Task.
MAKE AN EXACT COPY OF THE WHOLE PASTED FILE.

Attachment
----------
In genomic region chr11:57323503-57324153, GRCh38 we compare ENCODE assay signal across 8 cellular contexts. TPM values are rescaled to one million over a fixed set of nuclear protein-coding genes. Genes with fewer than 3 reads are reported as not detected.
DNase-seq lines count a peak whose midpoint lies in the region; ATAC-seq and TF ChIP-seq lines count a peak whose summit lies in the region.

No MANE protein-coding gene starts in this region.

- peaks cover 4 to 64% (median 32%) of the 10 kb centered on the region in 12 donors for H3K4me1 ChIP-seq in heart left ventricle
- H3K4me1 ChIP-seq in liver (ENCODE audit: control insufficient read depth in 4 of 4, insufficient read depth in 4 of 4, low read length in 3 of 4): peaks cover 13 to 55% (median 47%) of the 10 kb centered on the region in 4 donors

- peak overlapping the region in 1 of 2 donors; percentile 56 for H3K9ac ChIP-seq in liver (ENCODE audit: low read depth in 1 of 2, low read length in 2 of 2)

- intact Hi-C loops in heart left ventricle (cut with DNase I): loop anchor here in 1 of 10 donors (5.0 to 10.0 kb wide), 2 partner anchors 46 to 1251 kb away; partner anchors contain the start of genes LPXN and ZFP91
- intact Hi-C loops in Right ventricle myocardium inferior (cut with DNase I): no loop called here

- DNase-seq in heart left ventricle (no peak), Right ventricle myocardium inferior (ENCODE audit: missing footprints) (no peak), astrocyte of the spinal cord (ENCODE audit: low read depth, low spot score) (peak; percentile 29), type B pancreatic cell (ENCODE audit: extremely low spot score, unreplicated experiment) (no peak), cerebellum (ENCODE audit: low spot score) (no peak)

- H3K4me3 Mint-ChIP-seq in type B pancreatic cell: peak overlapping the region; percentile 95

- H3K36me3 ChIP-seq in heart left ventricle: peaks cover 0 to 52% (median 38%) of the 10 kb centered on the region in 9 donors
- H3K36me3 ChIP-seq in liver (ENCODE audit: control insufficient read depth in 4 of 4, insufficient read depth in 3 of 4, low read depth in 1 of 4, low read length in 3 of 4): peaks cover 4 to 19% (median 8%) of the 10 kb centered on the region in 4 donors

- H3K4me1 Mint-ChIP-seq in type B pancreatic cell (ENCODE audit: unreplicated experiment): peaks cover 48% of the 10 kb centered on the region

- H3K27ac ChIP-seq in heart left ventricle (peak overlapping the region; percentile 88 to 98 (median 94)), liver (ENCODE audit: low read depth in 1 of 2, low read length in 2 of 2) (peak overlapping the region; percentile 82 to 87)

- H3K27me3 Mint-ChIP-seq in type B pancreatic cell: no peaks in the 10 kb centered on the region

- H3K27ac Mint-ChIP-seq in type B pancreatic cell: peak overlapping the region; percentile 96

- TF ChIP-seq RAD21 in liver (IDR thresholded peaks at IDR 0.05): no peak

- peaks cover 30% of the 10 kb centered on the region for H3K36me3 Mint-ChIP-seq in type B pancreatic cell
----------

In genomic region chr11:57323503-57324153, GRCh38 we compare ENCODE assay signal across 8 cellular contexts. TPM values are rescaled to one million over a fixed set of nuclear protein-coding genes. Genes with fewer than 3 reads are reported as not detected.
DNase-seq lines count a peak whose midpoint lies in the region; ATAC-seq and TF ChIP-seq lines count a peak whose summit lies in the region.

No MANE protein-coding gene starts in this region.

- peaks cover 4 to 64% (median 32%) of the 10 kb centered on the region in 12 donors for H3K4me1 ChIP-seq in heart left ventricle
- H3K4me1 ChIP-seq in liver (ENCODE audit: control insufficient read depth in 4 of 4, insufficient read depth in 4 of 4, low read length in 3 of 4): peaks cover 13 to 55% (median 47%) of the 10 kb centered on the region in 4 donors

- peak overlapping the region in 1 of 2 donors; percentile 56 for H3K9ac ChIP-seq in liver (ENCODE audit: low read depth in 1 of 2, low read length in 2 of 2)

- intact Hi-C loops in heart left ventricle (cut with DNase I): loop anchor here in 1 of 10 donors (5.0 to 10.0 kb wide), 2 partner anchors 46 to 1251 kb away; partner anchors contain the start of genes LPXN and ZFP91
- intact Hi-C loops in Right ventricle myocardium inferior (cut with DNase I): no loop called here

- DNase-seq in heart left ventricle (no peak), Right ventricle myocardium inferior (ENCODE audit: missing footprints) (no peak), astrocyte of the spinal cord (ENCODE audit: low read depth, low spot score) (peak; percentile 29), type B pancreatic cell (ENCODE audit: extremely low spot score, unreplicated experiment) (no peak), cerebellum (ENCODE audit: low spot score) (no peak)

- H3K4me3 Mint-ChIP-seq in type B pancreatic cell: peak overlapping the region; percentile 95

- H3K36me3 ChIP-seq in heart left ventricle: peaks cover 0 to 52% (median 38%) of the 10 kb centered on the region in 9 donors
- H3K36me3 ChIP-seq in liver (ENCODE audit: control insufficient read depth in 4 of 4, insufficient read depth in 3 of 4, low read depth in 1 of 4, low read length in 3 of 4): peaks cover 4 to 19% (median 8%) of the 10 kb centered on the region in 4 donors

- H3K4me1 Mint-ChIP-seq in type B pancreatic cell (ENCODE audit: unreplicated experiment): peaks cover 48% of the 10 kb centered on the region

- H3K27ac ChIP-seq in heart left ventricle (peak overlapping the region; percentile 88 to 98 (median 94)), liver (ENCODE audit: low read depth in 1 of 2, low read length in 2 of 2) (peak overlapping the region; percentile 82 to 87)

- H3K27me3 Mint-ChIP-seq in type B pancreatic cell: no peaks in the 10 kb centered on the region

- H3K27ac Mint-ChIP-seq in type B pancreatic cell: peak overlapping the region; percentile 96

- TF ChIP-seq RAD21 in liver (IDR thresholded peaks at IDR 0.05): no peak

- peaks cover 30% of the 10 kb centered on the region for H3K36me3 Mint-ChIP-seq in type B pancreatic cell